What would happen if Disney ran your pharmacy? No, I’m not talking about dressing up like Goofy, Mickey Mouse or Cinderella to impress the kids.

Rather, I’m talking about the day-to-day priorities that their employees (called "cast members") embrace as part of their job. In his highly acclaimed 2004 book "If Disney Ran Your Hospital," Fred Lee talks about the priorities which are instilled into the mind of everyone who works for this $5 billion per year company.

He then shows how they would transform the hospital industry. I think they would transform the pharmacy industry as well.

Pharmacists and pharmacy personnel are frustrated with the variety and quantity of priorities they face every day. Apparently, the U.S. isn’t the only place with this problem.

In a recent survey of Canadian pharmacy leaders, the No. 1 concern expressed about the current pharmacy distribution model was "too many competing priorities in the pharmacy workplace."

Pharmacists are supposed to accurately verify hundreds of prescriptions daily, all while they are simultaneously answering phone calls, solving billing problems, fielding questions from patients and providers, administering immunizations and a host of other daily activities.

Can the Disney model help busy pharmacies deal with the variety of priorities bombarding them every day? I believe it can.

Some readers might be surprised to learn that the No. 1 priority for employees of the Disney theme parks is, just like hospitals and pharmacy, patient safety. Granted, they are taking a different perspective on safety than we are, but in the end it is safety that matters.

A child climbing up a fence that he shouldn’t can ultimately be just as dangerous as dispensing penicillin to a patient with an allergy for that drug. In pharmacies, we must continually be reminding ourselves, and our co-workers, that nothing is more important than the safety of the patients we serve.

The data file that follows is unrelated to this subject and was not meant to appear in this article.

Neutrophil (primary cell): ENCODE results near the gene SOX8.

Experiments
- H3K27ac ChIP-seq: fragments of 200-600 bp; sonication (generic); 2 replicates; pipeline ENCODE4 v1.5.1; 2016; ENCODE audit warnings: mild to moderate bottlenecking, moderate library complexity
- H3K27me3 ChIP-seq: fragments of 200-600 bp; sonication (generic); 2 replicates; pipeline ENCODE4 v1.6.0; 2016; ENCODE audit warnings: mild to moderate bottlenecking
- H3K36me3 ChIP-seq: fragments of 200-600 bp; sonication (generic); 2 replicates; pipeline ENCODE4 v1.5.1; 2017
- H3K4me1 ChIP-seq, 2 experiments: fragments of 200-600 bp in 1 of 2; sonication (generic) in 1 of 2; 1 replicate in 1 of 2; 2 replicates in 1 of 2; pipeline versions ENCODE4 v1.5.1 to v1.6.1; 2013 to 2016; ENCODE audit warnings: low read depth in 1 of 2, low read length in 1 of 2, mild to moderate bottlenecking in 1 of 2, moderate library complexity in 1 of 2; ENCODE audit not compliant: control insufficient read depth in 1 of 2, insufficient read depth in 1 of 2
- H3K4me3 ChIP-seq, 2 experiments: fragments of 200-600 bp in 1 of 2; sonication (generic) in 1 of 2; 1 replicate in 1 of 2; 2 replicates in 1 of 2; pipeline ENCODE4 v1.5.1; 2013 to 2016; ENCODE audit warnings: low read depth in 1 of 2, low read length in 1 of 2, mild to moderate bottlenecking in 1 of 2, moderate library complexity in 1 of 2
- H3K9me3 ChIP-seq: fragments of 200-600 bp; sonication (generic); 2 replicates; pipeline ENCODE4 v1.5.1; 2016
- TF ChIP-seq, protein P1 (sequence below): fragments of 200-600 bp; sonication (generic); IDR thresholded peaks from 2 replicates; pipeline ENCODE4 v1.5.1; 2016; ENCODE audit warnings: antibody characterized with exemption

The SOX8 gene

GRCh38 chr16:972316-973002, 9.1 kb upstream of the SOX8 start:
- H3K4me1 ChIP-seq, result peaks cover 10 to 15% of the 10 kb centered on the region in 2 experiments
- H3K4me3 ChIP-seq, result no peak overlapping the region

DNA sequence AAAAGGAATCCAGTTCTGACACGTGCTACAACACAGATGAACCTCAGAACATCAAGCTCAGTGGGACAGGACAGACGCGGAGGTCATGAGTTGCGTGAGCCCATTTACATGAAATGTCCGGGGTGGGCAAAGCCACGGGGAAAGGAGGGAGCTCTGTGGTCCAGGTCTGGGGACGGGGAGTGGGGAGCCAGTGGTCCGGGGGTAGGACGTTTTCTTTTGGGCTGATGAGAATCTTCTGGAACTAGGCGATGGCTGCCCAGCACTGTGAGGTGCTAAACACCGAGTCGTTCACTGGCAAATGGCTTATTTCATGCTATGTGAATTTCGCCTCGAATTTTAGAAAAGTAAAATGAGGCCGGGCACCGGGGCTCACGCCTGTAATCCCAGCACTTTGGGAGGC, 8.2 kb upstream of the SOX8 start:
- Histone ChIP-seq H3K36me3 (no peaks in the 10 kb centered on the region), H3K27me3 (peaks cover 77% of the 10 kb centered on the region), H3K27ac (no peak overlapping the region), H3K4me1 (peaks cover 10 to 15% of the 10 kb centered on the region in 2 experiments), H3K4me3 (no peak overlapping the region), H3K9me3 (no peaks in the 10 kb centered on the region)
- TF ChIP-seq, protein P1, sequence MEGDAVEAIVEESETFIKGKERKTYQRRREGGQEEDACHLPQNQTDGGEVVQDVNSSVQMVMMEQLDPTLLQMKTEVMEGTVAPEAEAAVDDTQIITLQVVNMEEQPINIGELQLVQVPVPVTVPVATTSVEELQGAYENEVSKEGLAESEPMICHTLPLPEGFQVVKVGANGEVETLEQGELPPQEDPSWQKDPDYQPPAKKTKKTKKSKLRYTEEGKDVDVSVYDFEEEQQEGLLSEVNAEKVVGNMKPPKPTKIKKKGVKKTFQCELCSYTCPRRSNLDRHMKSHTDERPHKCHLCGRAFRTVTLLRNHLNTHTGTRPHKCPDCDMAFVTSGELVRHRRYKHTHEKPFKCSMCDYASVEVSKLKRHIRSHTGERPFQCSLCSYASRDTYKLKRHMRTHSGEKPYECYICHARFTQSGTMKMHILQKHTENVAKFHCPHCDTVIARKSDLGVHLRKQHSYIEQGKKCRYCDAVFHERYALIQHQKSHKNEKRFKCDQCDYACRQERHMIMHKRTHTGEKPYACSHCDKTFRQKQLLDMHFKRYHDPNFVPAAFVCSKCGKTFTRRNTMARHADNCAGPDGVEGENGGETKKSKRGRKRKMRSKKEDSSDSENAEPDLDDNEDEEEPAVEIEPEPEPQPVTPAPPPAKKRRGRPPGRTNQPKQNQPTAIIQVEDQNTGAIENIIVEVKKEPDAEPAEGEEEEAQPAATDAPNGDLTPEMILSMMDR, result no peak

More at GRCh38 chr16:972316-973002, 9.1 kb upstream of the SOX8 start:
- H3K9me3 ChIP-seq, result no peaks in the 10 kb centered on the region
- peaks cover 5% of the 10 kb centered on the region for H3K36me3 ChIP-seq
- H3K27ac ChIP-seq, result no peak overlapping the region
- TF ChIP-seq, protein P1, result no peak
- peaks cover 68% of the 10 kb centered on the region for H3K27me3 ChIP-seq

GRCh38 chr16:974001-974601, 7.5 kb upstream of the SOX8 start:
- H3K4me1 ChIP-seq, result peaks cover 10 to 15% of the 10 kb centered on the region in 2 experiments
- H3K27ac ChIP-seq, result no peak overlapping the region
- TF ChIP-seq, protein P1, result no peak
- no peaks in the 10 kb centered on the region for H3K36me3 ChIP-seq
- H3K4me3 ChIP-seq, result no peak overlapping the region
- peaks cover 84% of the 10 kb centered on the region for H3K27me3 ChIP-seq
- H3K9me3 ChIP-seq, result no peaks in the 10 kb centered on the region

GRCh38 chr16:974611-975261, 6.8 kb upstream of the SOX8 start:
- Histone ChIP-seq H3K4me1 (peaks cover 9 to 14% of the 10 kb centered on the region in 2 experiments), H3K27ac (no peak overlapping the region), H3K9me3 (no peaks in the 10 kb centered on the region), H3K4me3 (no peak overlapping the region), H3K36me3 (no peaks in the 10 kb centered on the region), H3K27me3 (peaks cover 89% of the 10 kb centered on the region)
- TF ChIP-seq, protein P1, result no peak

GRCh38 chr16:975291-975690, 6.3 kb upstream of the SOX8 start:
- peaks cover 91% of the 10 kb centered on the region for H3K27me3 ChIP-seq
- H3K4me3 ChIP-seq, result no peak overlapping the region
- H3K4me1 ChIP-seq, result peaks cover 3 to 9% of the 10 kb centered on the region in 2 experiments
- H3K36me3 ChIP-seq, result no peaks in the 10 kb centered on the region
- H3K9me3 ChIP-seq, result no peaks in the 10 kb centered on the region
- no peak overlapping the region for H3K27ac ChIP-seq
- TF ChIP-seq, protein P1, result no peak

The second priority for Disney is where things begin to diverge from most healthcare systems. For Disney, courtesy is the next most important thing to the safety of their guests.

In pharmacy, I’m afraid that we often only pay lip-service to courtesy, but it gets trumped by the rigorous demand to fill an unreasonable volume of prescriptions with too few support staff. Nevertheless, we all realize that when it comes to our impression of a business, including healthcare institutions, courtesy matters a lot to patients and consumers.

What Disney does differently than most businesses is that they assign a priority level to their values. Ask any executive in most businesses to tell you about their company values, they will easily spout off a list like "Service – People – Quality – Financial – Growth."

These all sound great. But they are often ambiguous in the minds of front-line employees, and worse than that, they often appear to be in competition with one another.

A pharmacy may say, for example, that they value both service and efficiency. But these two priorities are often in conflict. More often than not, efficiency wins out to the frustration of our patients.

Fred Lee puts it this way, "If courtesy is not more important than something else, it is not more important than anything. And if it is not more important than anything else by practice, why are we hammering them to be more courteous and service-minded? That puts employees in conflict everyday with what they see from leadership, and the way they are managed and held accountable by their supervisors."

The difference with the Disney model is a ladder of priorities in which certain things definitely take precedence over others. Safety trumps courtesy. Courtesy trumps everything else.

When patients speak out about what matters most to them, how they are treated is consistently more important than almost anything.

I’m not suggesting that our retail pharmacies are consistently rude or unfriendly. I am suggesting that our employees feel the pressure and conflict of competing priorities and that we can do a better job as leaders and a profession to put our emphasis on the things that matter most.

I suggest that begins by highlighting the importance of safety, then courtesy, and then everything else.